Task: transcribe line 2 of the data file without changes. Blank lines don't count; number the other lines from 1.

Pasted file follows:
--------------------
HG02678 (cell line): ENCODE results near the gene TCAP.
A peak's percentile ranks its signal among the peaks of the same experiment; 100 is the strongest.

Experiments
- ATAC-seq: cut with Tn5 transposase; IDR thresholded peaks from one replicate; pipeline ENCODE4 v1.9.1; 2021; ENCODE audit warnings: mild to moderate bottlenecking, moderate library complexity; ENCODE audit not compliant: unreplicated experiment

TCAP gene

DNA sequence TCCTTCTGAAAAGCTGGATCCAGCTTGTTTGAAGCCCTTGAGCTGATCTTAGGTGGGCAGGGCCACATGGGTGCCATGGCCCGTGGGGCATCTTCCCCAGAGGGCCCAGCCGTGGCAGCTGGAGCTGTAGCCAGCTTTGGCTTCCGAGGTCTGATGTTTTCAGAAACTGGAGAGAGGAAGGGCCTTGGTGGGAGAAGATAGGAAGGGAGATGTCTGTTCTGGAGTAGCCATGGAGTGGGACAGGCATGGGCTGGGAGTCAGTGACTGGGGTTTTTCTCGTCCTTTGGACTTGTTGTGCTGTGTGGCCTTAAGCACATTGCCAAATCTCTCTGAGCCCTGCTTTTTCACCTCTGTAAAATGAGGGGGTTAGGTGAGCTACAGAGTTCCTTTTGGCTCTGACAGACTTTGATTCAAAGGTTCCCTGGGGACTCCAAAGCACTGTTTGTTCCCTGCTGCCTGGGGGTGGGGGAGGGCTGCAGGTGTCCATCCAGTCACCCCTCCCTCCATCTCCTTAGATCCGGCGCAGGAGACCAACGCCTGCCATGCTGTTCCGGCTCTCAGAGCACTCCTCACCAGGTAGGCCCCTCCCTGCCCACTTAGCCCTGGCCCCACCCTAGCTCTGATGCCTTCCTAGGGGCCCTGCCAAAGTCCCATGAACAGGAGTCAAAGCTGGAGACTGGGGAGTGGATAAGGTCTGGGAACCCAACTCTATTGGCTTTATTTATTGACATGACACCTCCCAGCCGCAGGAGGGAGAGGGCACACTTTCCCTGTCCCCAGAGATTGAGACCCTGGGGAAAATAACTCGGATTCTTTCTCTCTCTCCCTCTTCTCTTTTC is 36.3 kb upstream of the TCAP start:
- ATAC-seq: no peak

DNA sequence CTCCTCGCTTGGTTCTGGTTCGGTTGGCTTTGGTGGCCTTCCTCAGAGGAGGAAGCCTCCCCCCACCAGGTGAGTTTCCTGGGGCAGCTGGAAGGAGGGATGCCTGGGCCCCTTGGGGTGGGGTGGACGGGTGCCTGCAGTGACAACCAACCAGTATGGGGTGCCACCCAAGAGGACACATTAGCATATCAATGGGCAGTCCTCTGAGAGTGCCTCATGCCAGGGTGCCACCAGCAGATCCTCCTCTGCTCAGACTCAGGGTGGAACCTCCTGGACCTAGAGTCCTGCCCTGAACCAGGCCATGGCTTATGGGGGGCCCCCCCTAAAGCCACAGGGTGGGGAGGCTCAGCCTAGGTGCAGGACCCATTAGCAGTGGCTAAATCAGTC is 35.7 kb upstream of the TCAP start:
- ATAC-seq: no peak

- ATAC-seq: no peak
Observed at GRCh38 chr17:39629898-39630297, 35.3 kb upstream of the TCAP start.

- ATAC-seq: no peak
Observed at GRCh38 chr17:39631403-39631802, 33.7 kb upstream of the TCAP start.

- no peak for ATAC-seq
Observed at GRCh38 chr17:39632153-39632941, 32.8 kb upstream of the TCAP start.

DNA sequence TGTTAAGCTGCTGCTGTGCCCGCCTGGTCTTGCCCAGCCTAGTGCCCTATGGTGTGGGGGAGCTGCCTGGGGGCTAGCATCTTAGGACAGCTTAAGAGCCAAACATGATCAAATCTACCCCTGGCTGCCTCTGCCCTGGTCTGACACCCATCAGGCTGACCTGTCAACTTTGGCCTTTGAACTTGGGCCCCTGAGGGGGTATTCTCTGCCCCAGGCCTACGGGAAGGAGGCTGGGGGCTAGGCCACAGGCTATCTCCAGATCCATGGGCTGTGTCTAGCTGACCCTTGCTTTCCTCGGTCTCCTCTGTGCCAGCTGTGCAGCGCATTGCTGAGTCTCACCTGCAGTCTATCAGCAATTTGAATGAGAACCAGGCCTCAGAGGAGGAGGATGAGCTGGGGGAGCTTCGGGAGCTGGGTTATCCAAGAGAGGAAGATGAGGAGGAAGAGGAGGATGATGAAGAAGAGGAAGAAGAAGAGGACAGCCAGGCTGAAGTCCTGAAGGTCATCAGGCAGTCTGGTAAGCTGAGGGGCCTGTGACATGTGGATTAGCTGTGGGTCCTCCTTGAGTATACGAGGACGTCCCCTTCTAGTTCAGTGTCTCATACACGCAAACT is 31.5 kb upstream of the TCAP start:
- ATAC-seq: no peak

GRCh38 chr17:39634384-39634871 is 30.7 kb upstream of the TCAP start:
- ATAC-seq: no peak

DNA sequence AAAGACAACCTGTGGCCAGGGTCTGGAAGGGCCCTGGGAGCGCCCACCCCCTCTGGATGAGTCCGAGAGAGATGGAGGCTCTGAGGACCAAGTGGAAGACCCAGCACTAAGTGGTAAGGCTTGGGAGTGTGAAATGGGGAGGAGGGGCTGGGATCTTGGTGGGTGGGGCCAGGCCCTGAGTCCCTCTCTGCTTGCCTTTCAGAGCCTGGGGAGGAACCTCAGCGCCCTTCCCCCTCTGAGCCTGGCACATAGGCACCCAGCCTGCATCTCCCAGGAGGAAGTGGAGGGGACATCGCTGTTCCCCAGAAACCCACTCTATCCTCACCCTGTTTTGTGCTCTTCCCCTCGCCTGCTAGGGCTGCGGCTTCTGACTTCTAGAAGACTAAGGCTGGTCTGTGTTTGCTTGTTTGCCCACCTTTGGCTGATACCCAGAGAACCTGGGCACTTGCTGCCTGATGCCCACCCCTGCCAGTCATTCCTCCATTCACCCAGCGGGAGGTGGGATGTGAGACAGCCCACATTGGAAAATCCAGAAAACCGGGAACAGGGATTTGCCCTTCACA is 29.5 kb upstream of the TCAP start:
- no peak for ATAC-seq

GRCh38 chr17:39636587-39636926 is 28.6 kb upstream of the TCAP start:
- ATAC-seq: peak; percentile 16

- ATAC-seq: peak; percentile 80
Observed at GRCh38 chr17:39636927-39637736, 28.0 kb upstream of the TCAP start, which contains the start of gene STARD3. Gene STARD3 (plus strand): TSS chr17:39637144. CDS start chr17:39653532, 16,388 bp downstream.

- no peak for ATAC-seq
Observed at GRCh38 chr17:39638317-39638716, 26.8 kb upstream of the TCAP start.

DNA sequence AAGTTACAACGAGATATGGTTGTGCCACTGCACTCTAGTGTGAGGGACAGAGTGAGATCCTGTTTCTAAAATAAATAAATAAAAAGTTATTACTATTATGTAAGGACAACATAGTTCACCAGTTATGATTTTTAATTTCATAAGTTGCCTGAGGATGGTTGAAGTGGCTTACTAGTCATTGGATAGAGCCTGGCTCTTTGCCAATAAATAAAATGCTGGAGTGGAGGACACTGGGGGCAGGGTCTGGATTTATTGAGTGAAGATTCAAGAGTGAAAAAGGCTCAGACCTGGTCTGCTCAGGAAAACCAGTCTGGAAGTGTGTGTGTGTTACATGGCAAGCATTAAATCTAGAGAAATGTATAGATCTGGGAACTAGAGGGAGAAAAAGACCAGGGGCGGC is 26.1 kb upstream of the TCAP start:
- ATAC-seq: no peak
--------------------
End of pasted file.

A peak's percentile ranks its signal among the peaks of the same experiment; 100 is the strongest.